Essential For Future success

From grids, renewables and research, what is happening globally as well as nationally? Well, regarding cooperation within renewable energy ClassNK has teamed up with Singapore’s Nanyang Technical University to carry out the feasibility study for the development of the Marine Renewable Energy Scale-Up Test Facility which aims to support the development and expansion of the marine renewable energy industry. Speaking of Dutch involvement, Takano states: “In the Netherlands at ECN, Royal IHC, GustoMSC, Fugro, MECALand other energy-related organisations and internationally acclaimed research institutions, marine constructors, consultants and manufacturers have gathered to share their knowledge and skills for the purpose of global development in renewable energy. These individuals are essential to the future success of renewable energy. We hope to be able to assist them in achieving this shared goal by offering certification services to Dutch companies that operate in Japan, and would be honoured to work in collaboration with these organisations for the advancement of marine renewable energy.”

The findings of a recent study by DNV GL for the European Commission, looking at the impact of renewables on distribution grids both locally and across regions within Europe, showed that the integration of approximately 60 per cent of renewables into the European electricity system will be feasible by 2030, but will come with an extensive expansion of infrastructure, including transmission and distribution networks as well as conventional backup generation. The challenges of grid integration of renewables can be mitigated by a number of technical and regulatory measures. In addition to the necessary expansion of transmission and generation, the study specifically evaluates the requirements on distribution infrastructure.

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During WindEnergy Hamburg, held in September last year, DNV GL shared their findings with their latest report ‘Offshore wind: a manifesto for cost reduction’. The report details the challenges within the offshore wind industry, where is it said that the industry must act to reduce offshore wind costs to secure the future of this strategically important energy source in Northern Europe as well as in new markets in Asia and North America. In the report DNV GL states three basic strategies: ‘Doing it right’, mitigating risk and increasing certainty, followed by ‘Doing it better’, improving the efficiency of existing processes and finally by ‘Doing it differently’, innovating for the future. DNV GL states on their website: “Significant progress has been made bringing new innovation to market to help with the war on costs. Most notably this has included the development of new larger wind turbine technology, with DNV GL’s work playing an important enabling role. For example, we have provided Type Certification for the Siemens D6 offshore wind turbine and separately, we acted as technical advisor to the first large scale deployment of this technology. […] Working with industry partners, the actions DNV GL commits to in the manifesto have the potential to achieve reductions in the cost of energy of up to 25 per cent. This saving, combined with trends in other areas such as improved supply chain efficiency has the potential of delivering a total reduction of 40 per cent which is recognised by many stakeholders as the level required to secure the future of the industry.”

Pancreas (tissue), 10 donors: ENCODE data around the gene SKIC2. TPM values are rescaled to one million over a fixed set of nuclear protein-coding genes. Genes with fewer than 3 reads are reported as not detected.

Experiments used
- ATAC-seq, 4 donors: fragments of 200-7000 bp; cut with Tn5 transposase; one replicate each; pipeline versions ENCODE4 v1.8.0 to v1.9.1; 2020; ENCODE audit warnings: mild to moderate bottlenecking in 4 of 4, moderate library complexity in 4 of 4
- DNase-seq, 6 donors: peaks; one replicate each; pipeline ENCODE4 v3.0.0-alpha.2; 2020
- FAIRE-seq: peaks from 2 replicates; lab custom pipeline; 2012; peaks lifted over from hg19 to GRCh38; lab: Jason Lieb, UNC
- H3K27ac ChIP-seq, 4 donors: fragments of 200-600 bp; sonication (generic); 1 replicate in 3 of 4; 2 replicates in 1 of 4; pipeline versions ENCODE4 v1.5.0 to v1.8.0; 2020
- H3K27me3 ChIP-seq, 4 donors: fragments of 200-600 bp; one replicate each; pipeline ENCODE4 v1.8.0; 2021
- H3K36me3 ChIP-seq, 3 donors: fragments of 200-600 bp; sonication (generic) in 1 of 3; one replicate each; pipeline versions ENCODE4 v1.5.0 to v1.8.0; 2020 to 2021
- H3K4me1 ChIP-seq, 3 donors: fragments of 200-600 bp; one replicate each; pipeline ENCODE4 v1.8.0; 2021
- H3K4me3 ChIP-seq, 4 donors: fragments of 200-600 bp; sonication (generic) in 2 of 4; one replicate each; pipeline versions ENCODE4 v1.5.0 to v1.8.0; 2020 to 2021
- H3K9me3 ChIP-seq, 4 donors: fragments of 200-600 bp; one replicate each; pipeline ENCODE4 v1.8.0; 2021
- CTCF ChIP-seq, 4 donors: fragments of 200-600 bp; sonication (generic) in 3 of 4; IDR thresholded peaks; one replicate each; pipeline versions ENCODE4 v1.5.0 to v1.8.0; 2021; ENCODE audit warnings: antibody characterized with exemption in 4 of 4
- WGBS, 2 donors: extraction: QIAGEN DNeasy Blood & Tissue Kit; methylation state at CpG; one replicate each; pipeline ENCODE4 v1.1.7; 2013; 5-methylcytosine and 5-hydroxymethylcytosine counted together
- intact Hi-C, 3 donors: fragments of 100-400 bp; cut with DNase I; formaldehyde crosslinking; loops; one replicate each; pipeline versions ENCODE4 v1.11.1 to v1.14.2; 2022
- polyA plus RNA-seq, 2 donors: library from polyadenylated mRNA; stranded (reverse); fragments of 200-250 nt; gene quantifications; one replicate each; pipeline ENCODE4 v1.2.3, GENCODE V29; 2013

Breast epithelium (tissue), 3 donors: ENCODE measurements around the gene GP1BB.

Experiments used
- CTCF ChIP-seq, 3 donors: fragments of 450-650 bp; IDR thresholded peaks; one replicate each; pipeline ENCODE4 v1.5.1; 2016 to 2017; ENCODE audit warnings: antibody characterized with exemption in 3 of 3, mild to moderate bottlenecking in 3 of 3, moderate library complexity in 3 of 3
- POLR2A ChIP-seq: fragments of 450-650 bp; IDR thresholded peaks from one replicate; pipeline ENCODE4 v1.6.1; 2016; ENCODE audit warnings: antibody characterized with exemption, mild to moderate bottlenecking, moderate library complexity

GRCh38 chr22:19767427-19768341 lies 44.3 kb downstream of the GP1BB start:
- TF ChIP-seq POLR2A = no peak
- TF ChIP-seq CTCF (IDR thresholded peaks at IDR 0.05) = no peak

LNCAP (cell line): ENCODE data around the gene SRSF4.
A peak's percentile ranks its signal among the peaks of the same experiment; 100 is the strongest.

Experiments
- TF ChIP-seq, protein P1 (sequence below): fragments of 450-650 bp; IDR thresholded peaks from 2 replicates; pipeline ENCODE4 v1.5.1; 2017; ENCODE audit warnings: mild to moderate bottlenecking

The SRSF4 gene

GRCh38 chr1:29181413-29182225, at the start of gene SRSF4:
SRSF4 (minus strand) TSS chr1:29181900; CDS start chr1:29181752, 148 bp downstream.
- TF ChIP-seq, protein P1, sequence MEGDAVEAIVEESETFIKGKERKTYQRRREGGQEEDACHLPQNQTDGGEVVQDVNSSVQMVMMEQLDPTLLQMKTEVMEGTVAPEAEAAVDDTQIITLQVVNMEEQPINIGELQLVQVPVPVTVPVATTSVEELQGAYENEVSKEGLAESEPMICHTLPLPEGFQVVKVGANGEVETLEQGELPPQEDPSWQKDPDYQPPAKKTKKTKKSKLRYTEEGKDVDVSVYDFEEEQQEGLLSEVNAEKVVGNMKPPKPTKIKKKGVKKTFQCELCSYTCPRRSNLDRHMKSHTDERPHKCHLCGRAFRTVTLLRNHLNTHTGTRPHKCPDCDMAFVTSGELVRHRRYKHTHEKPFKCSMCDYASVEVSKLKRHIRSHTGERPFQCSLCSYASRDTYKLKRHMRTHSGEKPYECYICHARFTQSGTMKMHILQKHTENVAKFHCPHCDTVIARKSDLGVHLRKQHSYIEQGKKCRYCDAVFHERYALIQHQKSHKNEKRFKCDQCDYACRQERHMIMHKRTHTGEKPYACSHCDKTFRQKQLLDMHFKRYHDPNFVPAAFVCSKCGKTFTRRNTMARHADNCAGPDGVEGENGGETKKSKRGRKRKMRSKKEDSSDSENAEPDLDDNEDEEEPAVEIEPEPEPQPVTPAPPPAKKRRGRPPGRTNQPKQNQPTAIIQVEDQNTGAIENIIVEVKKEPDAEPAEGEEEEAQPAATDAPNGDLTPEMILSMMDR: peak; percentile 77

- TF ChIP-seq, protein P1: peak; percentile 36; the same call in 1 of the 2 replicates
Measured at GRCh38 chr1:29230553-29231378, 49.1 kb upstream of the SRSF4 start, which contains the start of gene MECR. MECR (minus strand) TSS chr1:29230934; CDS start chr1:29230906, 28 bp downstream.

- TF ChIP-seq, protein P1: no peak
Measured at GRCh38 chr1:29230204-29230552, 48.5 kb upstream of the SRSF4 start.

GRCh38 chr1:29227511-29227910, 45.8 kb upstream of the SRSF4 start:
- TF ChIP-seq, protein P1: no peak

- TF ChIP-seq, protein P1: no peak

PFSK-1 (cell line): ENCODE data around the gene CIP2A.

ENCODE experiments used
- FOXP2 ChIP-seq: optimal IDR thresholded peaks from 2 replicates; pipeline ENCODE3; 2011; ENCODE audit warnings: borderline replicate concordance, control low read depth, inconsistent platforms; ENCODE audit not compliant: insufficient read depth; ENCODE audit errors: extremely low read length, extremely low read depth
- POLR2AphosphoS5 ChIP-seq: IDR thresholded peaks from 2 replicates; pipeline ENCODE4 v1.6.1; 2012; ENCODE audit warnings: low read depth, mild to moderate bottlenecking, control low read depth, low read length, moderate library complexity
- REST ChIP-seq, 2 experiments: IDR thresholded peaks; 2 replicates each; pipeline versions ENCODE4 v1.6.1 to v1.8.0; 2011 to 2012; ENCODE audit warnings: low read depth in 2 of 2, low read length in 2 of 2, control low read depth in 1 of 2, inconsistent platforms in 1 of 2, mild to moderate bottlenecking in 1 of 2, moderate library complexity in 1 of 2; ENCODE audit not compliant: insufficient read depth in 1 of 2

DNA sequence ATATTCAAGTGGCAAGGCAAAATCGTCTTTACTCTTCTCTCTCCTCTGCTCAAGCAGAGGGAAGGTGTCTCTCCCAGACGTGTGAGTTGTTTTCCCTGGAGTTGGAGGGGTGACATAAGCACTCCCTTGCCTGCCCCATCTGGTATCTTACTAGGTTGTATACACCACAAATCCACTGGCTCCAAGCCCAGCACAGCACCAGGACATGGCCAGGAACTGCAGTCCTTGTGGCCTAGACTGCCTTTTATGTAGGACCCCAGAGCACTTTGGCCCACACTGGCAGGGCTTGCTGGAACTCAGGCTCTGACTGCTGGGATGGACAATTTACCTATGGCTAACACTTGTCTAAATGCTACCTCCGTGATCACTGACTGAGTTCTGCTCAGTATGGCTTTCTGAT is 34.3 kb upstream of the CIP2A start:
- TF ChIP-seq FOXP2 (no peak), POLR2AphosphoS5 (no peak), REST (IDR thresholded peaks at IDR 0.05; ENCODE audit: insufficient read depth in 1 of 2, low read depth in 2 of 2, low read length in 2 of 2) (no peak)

Foreseeable, renewable future?

“The global need for renewable energy is growing every year”, states Takano. “As a result of the Fukushima nuclear power plant disaster, the Japanese demand for renewable energy in particularly is expected to increase even further. The popularity of the Feed-In Tariff which was introduced in 2012 has also led to an increase in domestic demand for renewable energy and the time has now come where a certain amount of our power supply must now come from renewable energy sources. Looking at wind power as an example, in 2014 there was a total of 2.7 GW of energy produced in Japan. If we take into consideration the potential energy production through facilities still under construction, the overall total potential wind energy production in Japan is as high as 6.0 GW. The market will continue expanding their operations and the use of marine renewable energy is anticipated to increase even more over the coming years.”

Rebecca McFedries